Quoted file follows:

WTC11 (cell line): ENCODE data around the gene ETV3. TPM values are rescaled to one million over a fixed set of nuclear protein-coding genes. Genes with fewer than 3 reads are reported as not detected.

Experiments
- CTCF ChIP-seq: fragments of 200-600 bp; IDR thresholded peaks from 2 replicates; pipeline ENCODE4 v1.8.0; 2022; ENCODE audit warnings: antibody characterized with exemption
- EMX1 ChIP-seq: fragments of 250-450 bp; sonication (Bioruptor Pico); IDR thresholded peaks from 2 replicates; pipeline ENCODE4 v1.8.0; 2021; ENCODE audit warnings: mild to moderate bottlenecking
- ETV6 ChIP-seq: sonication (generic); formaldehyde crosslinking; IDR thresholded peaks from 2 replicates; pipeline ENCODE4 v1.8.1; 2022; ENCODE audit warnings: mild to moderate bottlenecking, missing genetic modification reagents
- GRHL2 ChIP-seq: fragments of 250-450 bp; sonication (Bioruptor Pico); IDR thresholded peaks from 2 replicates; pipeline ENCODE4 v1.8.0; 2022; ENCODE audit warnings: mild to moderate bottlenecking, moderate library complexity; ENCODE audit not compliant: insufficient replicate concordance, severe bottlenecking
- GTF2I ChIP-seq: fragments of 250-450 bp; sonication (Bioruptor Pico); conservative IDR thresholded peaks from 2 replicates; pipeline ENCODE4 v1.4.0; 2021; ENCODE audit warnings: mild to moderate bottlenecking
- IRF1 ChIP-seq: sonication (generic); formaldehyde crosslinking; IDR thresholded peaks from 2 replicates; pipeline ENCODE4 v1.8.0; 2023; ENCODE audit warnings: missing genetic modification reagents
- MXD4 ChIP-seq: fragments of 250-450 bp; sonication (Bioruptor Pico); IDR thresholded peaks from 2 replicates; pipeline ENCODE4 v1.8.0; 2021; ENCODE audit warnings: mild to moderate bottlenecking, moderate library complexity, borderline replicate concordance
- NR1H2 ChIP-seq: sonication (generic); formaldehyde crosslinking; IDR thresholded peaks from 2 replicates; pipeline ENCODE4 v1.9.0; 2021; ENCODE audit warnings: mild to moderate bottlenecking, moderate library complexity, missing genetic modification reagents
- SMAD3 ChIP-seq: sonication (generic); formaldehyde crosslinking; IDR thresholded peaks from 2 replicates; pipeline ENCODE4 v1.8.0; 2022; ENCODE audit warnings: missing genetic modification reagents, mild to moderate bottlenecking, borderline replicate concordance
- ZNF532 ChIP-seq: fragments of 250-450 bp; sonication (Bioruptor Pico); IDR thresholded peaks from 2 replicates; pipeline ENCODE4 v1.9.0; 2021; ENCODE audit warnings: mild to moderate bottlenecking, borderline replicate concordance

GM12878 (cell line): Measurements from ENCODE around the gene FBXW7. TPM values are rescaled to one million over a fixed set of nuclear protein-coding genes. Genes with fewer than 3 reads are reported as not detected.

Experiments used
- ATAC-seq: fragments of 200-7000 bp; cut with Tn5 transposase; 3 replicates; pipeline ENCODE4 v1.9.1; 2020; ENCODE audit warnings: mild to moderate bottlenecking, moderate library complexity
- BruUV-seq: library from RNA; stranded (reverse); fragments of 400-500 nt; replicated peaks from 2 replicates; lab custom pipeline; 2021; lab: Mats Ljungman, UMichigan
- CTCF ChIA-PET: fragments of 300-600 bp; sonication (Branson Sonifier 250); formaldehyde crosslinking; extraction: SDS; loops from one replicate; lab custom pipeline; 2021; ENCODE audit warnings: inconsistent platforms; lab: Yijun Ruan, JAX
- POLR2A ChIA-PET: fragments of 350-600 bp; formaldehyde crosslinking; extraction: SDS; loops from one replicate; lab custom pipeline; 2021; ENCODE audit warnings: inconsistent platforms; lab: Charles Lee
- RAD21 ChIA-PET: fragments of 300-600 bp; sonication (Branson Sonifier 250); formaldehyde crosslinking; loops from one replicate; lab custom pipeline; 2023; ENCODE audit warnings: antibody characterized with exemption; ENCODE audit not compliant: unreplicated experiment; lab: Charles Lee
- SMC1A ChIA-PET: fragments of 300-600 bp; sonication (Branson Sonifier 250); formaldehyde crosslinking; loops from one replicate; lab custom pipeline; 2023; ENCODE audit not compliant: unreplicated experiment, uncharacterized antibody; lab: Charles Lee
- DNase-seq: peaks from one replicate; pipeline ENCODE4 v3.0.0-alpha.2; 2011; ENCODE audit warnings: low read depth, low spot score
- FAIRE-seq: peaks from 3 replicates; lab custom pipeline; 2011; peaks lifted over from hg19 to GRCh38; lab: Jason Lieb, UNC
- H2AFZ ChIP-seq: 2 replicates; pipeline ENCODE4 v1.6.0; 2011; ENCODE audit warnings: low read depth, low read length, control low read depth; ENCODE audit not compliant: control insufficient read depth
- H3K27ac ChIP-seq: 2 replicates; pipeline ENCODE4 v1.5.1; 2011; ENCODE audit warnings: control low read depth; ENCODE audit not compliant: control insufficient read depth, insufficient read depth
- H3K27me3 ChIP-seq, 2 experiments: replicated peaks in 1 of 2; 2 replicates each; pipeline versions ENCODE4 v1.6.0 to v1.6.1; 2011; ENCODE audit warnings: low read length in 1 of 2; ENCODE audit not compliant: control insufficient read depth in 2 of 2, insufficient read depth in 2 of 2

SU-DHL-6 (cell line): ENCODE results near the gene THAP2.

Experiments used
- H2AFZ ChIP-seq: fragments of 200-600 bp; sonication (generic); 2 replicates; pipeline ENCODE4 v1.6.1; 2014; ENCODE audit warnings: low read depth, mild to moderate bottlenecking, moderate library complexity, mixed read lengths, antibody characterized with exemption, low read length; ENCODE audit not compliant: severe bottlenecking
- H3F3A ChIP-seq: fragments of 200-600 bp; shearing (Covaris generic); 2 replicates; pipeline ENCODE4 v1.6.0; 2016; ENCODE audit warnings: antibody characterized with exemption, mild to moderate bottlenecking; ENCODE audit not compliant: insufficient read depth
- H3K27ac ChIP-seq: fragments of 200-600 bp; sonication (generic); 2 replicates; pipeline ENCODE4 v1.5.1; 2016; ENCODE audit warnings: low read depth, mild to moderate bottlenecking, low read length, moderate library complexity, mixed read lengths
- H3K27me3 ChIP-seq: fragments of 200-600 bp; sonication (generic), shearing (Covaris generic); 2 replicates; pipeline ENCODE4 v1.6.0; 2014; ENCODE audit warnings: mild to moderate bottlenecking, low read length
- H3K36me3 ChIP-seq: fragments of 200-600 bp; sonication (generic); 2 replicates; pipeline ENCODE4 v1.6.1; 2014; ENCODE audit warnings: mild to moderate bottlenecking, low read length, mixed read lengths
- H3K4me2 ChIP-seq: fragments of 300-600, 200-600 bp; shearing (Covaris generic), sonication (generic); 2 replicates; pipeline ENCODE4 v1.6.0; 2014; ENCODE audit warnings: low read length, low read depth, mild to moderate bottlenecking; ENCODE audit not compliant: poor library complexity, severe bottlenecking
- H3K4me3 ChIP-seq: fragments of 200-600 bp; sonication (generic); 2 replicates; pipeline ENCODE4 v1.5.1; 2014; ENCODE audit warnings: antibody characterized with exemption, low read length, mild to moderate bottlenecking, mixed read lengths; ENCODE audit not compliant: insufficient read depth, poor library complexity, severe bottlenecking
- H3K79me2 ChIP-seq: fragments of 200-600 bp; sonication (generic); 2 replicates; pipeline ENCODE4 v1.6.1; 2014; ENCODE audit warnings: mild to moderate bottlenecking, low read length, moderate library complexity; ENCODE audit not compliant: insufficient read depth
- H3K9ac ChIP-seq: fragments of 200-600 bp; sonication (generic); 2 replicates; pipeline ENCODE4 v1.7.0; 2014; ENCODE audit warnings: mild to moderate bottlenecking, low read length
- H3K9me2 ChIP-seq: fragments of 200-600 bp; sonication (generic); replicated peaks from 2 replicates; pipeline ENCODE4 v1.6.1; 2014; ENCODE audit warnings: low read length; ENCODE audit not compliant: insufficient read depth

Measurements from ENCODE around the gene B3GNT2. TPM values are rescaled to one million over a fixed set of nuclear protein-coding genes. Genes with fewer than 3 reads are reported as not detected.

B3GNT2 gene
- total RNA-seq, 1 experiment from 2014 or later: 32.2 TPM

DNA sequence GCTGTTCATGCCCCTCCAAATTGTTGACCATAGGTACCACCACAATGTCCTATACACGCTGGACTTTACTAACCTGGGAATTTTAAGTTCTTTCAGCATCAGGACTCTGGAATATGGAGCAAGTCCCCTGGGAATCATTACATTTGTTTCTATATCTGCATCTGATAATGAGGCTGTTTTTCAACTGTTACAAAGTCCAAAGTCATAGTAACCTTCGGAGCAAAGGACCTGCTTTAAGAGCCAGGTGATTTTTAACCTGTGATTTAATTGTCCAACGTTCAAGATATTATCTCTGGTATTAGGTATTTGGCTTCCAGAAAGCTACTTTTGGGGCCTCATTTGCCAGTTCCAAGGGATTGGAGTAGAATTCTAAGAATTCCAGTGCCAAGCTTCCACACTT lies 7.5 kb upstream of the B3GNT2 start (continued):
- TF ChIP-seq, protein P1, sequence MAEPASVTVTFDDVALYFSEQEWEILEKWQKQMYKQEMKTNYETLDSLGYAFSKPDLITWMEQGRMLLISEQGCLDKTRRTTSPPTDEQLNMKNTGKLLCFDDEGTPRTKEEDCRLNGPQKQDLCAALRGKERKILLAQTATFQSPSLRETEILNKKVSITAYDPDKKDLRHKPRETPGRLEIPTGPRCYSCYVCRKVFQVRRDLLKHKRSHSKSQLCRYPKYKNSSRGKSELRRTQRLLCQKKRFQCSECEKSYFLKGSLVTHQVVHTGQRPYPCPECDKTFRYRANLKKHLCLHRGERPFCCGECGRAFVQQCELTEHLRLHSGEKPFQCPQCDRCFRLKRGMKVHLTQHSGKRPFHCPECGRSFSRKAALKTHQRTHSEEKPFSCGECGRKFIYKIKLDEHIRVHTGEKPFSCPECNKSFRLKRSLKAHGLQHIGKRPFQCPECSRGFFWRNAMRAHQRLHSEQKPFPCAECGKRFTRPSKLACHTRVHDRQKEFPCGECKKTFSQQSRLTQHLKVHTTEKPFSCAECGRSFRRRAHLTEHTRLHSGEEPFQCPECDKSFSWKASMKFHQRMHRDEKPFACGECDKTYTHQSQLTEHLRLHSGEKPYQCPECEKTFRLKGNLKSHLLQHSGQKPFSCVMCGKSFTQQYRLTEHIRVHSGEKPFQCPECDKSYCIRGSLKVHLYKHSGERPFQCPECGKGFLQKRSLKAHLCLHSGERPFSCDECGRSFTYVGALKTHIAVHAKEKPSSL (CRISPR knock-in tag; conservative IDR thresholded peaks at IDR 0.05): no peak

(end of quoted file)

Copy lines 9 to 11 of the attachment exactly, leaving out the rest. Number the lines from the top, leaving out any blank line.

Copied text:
- MXD4 ChIP-seq: fragments of 250-450 bp; sonication (Bioruptor Pico); IDR thresholded peaks from 2 replicates; pipeline ENCODE4 v1.8.0; 2021; ENCODE audit warnings: mild to moderate bottlenecking, moderate library complexity, borderline replicate concordance
- NR1H2 ChIP-seq: sonication (generic); formaldehyde crosslinking; IDR thresholded peaks from 2 replicates; pipeline ENCODE4 v1.9.0; 2021; ENCODE audit warnings: mild to moderate bottlenecking, moderate library complexity, missing genetic modification reagents
- SMAD3 ChIP-seq: sonication (generic); formaldehyde crosslinking; IDR thresholded peaks from 2 replicates; pipeline ENCODE4 v1.8.0; 2022; ENCODE audit warnings: missing genetic modification reagents, mild to moderate bottlenecking, borderline replicate concordance